By Dan Spalding
WARSAW – Despite a large amount of organized opposition to legislation that would direct more money away from public schools, none of four state lawmakers suggested they will vote against the proposed policies.
Education funding was one of the top issues discussed Friday during a Third House legislative update hosted online by the Kosciusko Chamber of Commerce.
Those participating included Republican State Sens. Ryan Mishler and Blake Doriot and State Reps Curt Nisly and Craig Snow.
Four school districts and numerous community leaders voiced concern over the proposed shift in a meeting earlier this week in Warsaw. They expressed opposition to bills that seek to expand Indiana School Choice Scholarships and create a new Education Savings Account program that would give money directly to families regardless of which school their student attends.
The bill that’s drawn the most attention is HB 1005, which moved through the House and is now under consideration in the Senate. Snow and Nisly both voted for it.
House Republicans proposed to bring $378 million in new K-12 spending, but direct nearly $144 million of that funding to private education.
Mishler said the way schools would lose money in a voucher program is if students leave public schools.
To say it’s taking away from public schools “is a stretch,” Mishler said.
“Does it take away from public schools? Not as a whole. But it could take away from individual public schools.”
Nisly offered a quick assessment of the state of public schools.
“If schools don’t want competition from charters, they should just make sure they’re providing educational opportunities,” Nisly said.
Another topic addressed by some of the lawmakers was an attempt to reduce the amount of control the governor has during emergency declarations, including the existing one in Indiana over COVID-19.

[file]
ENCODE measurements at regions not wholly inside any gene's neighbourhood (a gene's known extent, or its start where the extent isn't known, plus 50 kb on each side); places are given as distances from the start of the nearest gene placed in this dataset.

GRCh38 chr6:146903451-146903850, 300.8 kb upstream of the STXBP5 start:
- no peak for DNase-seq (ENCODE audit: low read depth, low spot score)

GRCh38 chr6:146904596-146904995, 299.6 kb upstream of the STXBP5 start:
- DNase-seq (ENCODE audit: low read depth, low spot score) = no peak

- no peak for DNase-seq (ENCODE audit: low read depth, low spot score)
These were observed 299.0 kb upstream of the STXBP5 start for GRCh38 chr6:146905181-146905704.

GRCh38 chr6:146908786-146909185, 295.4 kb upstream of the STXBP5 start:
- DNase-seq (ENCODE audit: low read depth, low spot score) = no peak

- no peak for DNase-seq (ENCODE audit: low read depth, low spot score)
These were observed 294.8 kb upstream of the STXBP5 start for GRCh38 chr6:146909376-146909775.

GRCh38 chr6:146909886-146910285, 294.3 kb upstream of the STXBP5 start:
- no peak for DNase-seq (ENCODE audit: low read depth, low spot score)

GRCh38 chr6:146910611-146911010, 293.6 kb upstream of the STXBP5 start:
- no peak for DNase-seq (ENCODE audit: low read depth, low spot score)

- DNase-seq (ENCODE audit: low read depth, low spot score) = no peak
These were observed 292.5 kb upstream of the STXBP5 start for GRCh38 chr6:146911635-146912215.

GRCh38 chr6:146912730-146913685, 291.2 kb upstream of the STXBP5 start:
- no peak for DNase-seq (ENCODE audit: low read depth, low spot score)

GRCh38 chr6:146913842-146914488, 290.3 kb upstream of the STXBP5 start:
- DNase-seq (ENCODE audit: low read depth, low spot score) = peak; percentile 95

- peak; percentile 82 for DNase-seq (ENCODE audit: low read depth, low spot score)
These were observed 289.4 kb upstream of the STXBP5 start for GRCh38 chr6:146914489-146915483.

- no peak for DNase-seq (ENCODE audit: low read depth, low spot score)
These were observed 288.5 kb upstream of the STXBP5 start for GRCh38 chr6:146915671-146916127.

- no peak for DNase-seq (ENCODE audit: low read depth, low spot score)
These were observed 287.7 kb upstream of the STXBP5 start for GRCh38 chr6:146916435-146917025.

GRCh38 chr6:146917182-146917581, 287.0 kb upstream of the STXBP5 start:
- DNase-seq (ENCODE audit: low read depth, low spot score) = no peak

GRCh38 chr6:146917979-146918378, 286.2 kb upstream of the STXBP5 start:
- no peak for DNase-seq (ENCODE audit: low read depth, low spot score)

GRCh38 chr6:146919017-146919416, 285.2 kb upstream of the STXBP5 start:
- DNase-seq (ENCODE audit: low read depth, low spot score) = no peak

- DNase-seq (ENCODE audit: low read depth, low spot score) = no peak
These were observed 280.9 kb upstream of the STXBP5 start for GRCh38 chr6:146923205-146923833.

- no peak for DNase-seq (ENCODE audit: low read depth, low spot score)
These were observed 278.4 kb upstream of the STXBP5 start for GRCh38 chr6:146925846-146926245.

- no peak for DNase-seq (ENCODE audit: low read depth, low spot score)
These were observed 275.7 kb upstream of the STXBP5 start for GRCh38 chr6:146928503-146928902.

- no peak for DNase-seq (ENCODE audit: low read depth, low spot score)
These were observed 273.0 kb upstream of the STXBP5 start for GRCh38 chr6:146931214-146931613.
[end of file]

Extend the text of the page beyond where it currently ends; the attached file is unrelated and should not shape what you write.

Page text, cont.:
HB 1123 includes numerous provisions including an additional role of the General Assembly when an emergency declaration is declared and more control on how some emergency money is spent.
The bill passed the House and is now under consideration by the Senate.
Nisly has been outspoken in his opposition to the current health emergency.
“It’s been over a year now,” Nisley said. “The legislature does have the ability to terminate the state of emergency, and I’m sure hoping we can do that before the end of the session.”
In other matters, Doriot said efforts to change funding for county highway departments appear to be dead.
Highway departments have historically spent 30% of the revenue for restricted uses and 70% for unrestricted uses. That was altered a few years ago and now is now restrictive in how the money can be used.
County officials claim the new restrictions have created an excess of cash in the restricted fund and a shortfall of cash in the unrestricted fund.
Doriot worked closely with local county officials and others in pushing for a change.
The proposal to adjust how motor vehicle highway funds can be used hit a roadblock in the House where House Ways and Means Committee Chair Tim Brown appears to have blocked it.
“Unfortunately, that’s the power that the chairmen have. And sometimes we think it’s bad,” Doriot said. “But that’s really where we’re at. I don’t think we’re going to get it done this year.”